|One of the baths, with the water channel filling it from the hot pools|
We were shown a couple of steam box hangi - wooden boxes built into the ground to trap steam so that it can be used to cook food. Again, these are still used today; villagers often put their dinner in the hangi at the start of the day and return to collect it, cooked, at the end of the day. In the pool next to the hangi, some corn cobs were cooking using traditional methods - wrapped in a linen cloth, tied with a long rope with a brick at the end of it, and lowered into the pool, which is just below boiling point at the surface. Robert explained that meat couldn't cook in this way as the fat would react with the water with explosive consequences!
|Robert showing us the corn cobbs|
One of the highlights of the tour is the view of the Pohutu and Prince of Wales Feathers geysers. The Pohutu (meaning big splash) is the largest geyser in New Zealand, rising at times to 40 metres, and the Prince of Wales feathers is the most active geyser. It is left completely to nature when they will erupt (some places add washing powder to make their geysers erupt at set times, as washing powder contains animal fat) and generally the longer they lie dormant the higher they will rise. On average, these two geysers erupt at least once an hour and you can get a feeling of how frequently they are to erupt by the weather - on a hot clear day they will erupt less frequently but shoot higher into the sky, whereas on an overcast or rainy day, they will erupt more frequently but to a lesser extent. For the duration of our visit they erupted constantly, and the sky was overcast. The bright blue pools directly in front of the geysers make good barometers for the villagers.
|The geysers were erupting throughout our visit|
After our tour, we headed to the cultural performance area for a thoroughly enjoyable 30 minute show that included dancing, singing, the haka, stick games and even a little bit of audience participation. I really love the melodious music and the short performance was just the right length to keep the Littlest Hobo’s attention so that we all had a fantastic time. Whakarewarewa had a really laid back, friendly and approachable attitude which made me feel very comfortable, particularly with a young child in tow. Although they requested that everyone remain seated, I think this was purely so that those seated at the back could still see, and they smiled down from the stage when our youngest family member got up on the grassy area to the side of the seating to copy their dancing.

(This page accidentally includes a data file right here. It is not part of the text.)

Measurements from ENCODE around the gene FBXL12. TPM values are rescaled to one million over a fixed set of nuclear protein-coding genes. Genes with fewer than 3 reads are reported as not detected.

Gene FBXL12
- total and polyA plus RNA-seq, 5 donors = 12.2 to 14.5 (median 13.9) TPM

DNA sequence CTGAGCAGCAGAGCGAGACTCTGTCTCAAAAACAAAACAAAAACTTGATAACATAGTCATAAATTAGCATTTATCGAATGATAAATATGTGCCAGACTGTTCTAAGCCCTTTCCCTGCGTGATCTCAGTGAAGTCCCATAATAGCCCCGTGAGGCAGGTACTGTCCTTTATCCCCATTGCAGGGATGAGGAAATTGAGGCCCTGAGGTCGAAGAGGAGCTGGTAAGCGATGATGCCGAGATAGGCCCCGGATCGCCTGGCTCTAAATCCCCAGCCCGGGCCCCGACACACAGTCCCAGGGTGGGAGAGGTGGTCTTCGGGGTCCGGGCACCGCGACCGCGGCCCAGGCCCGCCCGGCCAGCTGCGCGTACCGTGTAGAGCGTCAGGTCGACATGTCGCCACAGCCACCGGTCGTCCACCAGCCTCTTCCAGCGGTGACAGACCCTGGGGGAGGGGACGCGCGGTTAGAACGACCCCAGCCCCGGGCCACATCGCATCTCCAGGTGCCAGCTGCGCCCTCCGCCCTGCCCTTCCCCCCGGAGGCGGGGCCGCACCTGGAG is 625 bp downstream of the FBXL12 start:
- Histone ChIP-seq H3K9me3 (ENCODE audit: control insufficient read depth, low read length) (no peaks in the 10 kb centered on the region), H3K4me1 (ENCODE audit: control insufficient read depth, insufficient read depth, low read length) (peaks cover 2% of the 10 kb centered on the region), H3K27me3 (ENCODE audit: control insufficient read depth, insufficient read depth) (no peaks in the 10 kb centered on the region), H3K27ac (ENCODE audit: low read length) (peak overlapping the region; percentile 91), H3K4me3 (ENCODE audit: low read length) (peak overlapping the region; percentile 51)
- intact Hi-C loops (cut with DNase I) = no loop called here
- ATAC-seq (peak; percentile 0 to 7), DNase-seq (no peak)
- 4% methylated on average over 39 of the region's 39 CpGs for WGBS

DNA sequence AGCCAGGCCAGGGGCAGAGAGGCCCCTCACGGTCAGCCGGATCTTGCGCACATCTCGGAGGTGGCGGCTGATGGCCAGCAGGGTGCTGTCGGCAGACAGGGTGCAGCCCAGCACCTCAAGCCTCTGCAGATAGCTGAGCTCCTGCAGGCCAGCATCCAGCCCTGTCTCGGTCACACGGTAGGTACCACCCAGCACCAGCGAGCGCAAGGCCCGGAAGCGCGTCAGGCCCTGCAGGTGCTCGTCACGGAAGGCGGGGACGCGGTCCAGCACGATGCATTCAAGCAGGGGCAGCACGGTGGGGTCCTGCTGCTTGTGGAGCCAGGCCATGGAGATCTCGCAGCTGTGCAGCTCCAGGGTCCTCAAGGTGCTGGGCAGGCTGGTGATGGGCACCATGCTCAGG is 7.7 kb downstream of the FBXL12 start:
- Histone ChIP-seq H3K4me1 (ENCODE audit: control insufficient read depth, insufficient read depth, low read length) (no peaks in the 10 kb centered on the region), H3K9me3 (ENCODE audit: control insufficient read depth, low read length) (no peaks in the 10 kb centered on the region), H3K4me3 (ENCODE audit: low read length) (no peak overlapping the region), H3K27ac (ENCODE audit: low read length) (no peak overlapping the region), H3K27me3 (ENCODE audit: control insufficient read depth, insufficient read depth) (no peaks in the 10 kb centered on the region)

I can’t recommend Whakarewarewa village highly enough if you are visiting Rotorua, and especially if you have young children with you - being in a living village made for a unique cultural experience, and the tour was incredibly interesting and educational. Robert was an excellent tour guide, peppering our visit with little tidbits of information which added to the overall experience and really left us feeling like we’d had an insight into life in the thermal village. With the show included in general entry, the visit was excellent value at $30 each for the adults and two year olds go free. Most of the other cultural performances that I looked into were topping the $100 per person mark (including dinner) and would probably have been a bit too long and late to suit our needs with a toddler in tow.